I got that you meant Greek (hence why its in learning Greek) I was just being facetious. I don't think I've ever heard Assyrologists have this debate whereas it comes up quite a bit on the internet for Greek. I personally have never joined for varying reasons though I always find other people's opinions on this interesting. Though I can never remember the consensus.

I DO find it interesting how often this debate is confined to Greek though as per my own earlier (unfunny? :( :cry: ) joke whereas, e.g, Indologists tend to force themselves to learn Sanskrit communicatively or else not be considered proficient and Latin seems to occupy a midway point.
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Re: Are teaching methods that stress speaking best?

Postby daivid » Fri May 03, 2013 10:41 pm

C. S. Bartholomew wrote:
Actually it would be great to have a language community who spoke the Greek of Aeschylus or Sophocles. But there doesn't seem to be two scholars that say the words the same way. When I was auditing Elizabeth Vandiver's excellent courses on Attic Tragedy I noticed her Greek had an accent. Something that people who grew up in the Pacific North West (PNW) notice because we don't have an accent[1]. The biggest shock listening to Elizabeth Vandiver was her rendering of CHI which sounded kind of like a rough aspiration with no hard sounds, just air. Phonology is not my strong suit. I stay away from it like I did calculus in college..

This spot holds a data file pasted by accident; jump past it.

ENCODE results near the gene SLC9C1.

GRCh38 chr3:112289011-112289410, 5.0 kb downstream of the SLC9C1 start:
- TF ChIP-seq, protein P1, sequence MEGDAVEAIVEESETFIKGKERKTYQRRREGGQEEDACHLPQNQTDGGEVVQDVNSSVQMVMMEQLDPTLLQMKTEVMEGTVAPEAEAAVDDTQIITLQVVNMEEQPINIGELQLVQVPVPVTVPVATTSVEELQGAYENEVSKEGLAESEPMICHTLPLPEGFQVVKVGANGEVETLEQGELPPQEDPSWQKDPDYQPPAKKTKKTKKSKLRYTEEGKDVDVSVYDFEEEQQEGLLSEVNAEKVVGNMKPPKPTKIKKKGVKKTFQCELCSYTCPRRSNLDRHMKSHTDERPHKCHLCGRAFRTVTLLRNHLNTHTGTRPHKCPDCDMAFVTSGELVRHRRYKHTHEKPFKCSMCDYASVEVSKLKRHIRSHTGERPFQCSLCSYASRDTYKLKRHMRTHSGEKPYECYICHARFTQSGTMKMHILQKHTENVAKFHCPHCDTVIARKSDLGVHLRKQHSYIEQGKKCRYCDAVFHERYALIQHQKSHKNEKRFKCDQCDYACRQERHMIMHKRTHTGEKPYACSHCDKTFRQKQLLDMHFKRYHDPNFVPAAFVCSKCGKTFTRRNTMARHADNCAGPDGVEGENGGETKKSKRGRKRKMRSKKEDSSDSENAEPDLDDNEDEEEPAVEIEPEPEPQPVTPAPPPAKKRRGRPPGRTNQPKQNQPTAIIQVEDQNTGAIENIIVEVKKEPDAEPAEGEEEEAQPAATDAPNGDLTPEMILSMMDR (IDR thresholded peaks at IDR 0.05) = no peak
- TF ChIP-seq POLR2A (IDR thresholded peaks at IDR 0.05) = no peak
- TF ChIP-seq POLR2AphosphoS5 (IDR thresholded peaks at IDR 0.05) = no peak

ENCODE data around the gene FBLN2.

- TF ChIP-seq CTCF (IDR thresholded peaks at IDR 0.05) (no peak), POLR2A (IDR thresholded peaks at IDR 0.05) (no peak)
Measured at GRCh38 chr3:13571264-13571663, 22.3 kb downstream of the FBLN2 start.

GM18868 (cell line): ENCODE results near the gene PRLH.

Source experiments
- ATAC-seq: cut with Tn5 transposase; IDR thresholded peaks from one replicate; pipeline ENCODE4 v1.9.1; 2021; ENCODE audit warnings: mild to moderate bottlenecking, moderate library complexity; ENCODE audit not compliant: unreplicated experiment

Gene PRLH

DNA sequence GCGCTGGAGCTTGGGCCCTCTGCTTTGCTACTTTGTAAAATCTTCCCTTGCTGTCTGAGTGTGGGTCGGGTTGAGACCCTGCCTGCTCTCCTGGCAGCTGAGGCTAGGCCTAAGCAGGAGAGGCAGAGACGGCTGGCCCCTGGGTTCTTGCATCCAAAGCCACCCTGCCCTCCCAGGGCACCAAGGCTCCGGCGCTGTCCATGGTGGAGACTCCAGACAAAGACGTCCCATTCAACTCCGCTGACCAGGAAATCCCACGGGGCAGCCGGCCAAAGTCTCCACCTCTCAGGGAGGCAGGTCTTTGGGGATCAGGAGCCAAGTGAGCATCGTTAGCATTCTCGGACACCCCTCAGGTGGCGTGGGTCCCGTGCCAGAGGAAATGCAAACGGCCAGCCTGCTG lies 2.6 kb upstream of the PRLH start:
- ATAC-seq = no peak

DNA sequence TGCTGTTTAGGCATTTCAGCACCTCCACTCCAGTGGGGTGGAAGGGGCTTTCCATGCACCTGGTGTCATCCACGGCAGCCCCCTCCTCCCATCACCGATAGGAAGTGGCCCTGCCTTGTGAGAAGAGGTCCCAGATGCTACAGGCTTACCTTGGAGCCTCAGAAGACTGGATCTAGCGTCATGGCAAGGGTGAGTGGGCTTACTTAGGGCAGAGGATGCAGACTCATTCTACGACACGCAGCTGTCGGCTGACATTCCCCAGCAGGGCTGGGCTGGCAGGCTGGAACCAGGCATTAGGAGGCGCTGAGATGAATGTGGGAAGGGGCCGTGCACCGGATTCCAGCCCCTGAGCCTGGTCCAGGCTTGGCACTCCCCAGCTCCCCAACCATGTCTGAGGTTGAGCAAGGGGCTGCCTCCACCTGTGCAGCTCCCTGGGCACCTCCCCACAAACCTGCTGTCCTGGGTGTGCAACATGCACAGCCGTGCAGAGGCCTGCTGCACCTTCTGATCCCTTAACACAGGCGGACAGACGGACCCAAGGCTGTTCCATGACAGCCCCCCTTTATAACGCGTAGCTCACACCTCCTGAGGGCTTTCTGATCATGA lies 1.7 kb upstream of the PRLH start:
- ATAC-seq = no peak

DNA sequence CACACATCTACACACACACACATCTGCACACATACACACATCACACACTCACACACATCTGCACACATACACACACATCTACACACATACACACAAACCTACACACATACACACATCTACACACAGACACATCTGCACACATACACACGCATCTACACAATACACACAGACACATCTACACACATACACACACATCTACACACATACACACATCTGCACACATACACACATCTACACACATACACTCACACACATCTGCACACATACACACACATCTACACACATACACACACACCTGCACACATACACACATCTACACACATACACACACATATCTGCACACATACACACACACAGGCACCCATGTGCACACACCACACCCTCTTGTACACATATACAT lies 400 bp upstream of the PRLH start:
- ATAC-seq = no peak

A few weeks a ago I spent a day with a guy from Paris and when I met him his English accent was so bad (or so I thought) that I could not understand him. By lunchtime I no longer had problems understanding him. By the evening - "accent? what accent?"